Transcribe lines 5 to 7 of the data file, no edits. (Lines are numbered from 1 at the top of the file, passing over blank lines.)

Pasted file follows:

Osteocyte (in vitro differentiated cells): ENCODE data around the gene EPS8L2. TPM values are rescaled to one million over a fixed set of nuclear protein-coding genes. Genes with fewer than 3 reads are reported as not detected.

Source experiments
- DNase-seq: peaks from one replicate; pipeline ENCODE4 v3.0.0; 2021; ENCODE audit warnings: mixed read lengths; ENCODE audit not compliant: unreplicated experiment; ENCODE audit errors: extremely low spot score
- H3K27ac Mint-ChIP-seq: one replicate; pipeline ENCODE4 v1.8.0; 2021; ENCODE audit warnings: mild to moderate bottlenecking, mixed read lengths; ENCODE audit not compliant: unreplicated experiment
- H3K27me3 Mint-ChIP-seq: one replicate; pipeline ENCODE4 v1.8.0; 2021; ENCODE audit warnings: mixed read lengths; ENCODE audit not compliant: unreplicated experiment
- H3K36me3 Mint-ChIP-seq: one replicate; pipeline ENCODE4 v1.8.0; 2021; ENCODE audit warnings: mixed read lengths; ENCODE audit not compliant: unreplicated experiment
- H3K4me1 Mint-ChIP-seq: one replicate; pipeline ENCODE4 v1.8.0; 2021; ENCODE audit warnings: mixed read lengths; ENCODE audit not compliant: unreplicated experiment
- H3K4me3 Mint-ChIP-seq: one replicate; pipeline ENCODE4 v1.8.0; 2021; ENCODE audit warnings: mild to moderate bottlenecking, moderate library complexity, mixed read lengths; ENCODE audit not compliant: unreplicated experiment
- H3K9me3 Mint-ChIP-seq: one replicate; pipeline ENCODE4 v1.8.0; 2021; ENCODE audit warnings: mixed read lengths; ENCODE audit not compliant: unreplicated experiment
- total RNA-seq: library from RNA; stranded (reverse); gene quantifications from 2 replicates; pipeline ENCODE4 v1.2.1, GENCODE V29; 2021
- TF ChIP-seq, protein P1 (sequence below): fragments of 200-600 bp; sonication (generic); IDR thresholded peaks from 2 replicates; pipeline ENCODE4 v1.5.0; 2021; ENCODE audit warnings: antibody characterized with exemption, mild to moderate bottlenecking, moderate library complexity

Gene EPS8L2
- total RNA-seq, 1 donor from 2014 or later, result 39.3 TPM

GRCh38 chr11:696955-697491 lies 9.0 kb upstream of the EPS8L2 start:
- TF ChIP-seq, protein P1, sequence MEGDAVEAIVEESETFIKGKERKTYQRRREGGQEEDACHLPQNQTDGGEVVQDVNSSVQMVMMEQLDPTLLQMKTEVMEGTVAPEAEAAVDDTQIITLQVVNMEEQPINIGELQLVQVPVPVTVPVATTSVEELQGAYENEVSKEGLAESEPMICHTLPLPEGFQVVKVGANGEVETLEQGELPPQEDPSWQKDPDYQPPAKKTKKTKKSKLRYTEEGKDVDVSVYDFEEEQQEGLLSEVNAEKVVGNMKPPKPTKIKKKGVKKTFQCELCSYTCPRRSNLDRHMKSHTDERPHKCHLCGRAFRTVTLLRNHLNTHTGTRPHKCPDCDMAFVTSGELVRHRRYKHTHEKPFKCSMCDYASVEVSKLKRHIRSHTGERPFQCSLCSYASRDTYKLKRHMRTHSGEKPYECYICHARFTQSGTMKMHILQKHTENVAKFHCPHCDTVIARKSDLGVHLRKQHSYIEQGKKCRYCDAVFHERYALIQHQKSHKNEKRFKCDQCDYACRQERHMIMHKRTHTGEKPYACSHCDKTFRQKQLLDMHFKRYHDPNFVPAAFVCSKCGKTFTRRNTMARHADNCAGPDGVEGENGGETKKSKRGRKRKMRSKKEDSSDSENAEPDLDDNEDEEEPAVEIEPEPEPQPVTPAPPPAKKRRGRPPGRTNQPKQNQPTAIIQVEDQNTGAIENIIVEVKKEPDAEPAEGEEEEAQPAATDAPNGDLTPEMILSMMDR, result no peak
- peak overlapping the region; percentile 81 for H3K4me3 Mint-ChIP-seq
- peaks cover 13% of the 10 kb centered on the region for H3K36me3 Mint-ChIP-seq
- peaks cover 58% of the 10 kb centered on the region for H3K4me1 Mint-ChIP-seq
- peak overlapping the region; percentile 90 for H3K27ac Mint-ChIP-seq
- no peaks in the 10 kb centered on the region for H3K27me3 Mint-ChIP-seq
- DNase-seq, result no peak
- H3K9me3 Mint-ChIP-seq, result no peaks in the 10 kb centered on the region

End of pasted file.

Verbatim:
- H3K27me3 Mint-ChIP-seq: one replicate; pipeline ENCODE4 v1.8.0; 2021; ENCODE audit warnings: mixed read lengths; ENCODE audit not compliant: unreplicated experiment
- H3K36me3 Mint-ChIP-seq: one replicate; pipeline ENCODE4 v1.8.0; 2021; ENCODE audit warnings: mixed read lengths; ENCODE audit not compliant: unreplicated experiment
- H3K4me1 Mint-ChIP-seq: one replicate; pipeline ENCODE4 v1.8.0; 2021; ENCODE audit warnings: mixed read lengths; ENCODE audit not compliant: unreplicated experiment